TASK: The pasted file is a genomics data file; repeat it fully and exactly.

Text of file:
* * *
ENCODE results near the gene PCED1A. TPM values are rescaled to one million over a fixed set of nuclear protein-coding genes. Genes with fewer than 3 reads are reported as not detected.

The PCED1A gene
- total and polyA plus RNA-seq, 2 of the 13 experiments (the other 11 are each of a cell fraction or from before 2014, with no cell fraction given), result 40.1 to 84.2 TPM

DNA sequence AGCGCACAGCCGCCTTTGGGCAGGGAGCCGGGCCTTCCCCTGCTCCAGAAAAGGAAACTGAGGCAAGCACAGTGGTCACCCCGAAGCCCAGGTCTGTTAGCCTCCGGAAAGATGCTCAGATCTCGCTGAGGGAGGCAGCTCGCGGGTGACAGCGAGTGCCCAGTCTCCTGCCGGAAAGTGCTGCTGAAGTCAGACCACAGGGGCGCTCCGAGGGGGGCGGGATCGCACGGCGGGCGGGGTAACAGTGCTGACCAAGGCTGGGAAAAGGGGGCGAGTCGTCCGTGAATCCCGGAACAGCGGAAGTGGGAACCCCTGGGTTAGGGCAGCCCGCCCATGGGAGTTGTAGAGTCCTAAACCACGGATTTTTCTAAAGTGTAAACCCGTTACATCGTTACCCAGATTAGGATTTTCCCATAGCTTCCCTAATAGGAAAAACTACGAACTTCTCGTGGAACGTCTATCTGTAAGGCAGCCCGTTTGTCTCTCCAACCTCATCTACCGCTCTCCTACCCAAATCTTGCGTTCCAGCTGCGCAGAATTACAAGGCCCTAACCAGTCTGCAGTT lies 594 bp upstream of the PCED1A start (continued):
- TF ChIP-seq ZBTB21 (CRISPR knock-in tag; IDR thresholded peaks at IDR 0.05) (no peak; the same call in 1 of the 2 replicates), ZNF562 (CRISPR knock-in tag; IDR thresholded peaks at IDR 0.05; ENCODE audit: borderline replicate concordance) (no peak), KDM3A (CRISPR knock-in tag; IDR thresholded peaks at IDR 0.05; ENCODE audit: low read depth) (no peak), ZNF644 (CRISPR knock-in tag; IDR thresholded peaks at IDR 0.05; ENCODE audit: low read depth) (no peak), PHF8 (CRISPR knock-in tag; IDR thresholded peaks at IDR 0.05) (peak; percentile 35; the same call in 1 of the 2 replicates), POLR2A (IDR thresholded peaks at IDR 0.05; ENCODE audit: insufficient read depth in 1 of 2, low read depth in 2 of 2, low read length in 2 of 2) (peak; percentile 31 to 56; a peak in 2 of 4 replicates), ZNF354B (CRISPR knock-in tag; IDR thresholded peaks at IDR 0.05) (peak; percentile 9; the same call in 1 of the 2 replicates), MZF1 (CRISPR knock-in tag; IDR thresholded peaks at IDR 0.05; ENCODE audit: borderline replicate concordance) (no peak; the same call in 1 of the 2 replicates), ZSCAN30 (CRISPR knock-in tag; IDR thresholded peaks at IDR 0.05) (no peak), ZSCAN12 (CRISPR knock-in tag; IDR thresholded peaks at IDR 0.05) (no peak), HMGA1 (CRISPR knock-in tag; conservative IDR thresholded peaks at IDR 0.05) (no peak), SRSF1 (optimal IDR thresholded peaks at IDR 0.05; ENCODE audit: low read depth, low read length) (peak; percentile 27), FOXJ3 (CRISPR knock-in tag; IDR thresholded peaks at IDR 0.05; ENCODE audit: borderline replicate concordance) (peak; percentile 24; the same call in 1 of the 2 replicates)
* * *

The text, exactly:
ENCODE results near the gene PCED1A. TPM values are rescaled to one million over a fixed set of nuclear protein-coding genes. Genes with fewer than 3 reads are reported as not detected.

The PCED1A gene
- total and polyA plus RNA-seq, 2 of the 13 experiments (the other 11 are each of a cell fraction or from before 2014, with no cell fraction given), result 40.1 to 84.2 TPM

DNA sequence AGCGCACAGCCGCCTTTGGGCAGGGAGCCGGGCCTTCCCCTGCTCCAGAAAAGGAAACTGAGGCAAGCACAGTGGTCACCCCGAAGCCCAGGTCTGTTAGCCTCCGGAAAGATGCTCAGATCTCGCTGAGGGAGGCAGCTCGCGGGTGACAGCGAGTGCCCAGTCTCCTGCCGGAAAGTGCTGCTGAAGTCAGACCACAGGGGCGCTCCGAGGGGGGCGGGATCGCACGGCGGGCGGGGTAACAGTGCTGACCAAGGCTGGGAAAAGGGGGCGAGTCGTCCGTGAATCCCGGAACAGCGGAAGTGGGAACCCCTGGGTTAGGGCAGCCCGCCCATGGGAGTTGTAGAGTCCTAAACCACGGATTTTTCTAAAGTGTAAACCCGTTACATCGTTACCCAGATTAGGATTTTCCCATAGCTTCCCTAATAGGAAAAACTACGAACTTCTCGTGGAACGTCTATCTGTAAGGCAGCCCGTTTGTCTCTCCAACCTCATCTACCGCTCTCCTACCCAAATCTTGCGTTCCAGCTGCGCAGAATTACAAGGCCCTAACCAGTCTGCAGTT lies 594 bp upstream of the PCED1A start (continued):
- TF ChIP-seq ZBTB21 (CRISPR knock-in tag; IDR thresholded peaks at IDR 0.05) (no peak; the same call in 1 of the 2 replicates), ZNF562 (CRISPR knock-in tag; IDR thresholded peaks at IDR 0.05; ENCODE audit: borderline replicate concordance) (no peak), KDM3A (CRISPR knock-in tag; IDR thresholded peaks at IDR 0.05; ENCODE audit: low read depth) (no peak), ZNF644 (CRISPR knock-in tag; IDR thresholded peaks at IDR 0.05; ENCODE audit: low read depth) (no peak), PHF8 (CRISPR knock-in tag; IDR thresholded peaks at IDR 0.05) (peak; percentile 35; the same call in 1 of the 2 replicates), POLR2A (IDR thresholded peaks at IDR 0.05; ENCODE audit: insufficient read depth in 1 of 2, low read depth in 2 of 2, low read length in 2 of 2) (peak; percentile 31 to 56; a peak in 2 of 4 replicates), ZNF354B (CRISPR knock-in tag; IDR thresholded peaks at IDR 0.05) (peak; percentile 9; the same call in 1 of the 2 replicates), MZF1 (CRISPR knock-in tag; IDR thresholded peaks at IDR 0.05; ENCODE audit: borderline replicate concordance) (no peak; the same call in 1 of the 2 replicates), ZSCAN30 (CRISPR knock-in tag; IDR thresholded peaks at IDR 0.05) (no peak), ZSCAN12 (CRISPR knock-in tag; IDR thresholded peaks at IDR 0.05) (no peak), HMGA1 (CRISPR knock-in tag; conservative IDR thresholded peaks at IDR 0.05) (no peak), SRSF1 (optimal IDR thresholded peaks at IDR 0.05; ENCODE audit: low read depth, low read length) (peak; percentile 27), FOXJ3 (CRISPR knock-in tag; IDR thresholded peaks at IDR 0.05; ENCODE audit: borderline replicate concordance) (peak; percentile 24; the same call in 1 of the 2 replicates)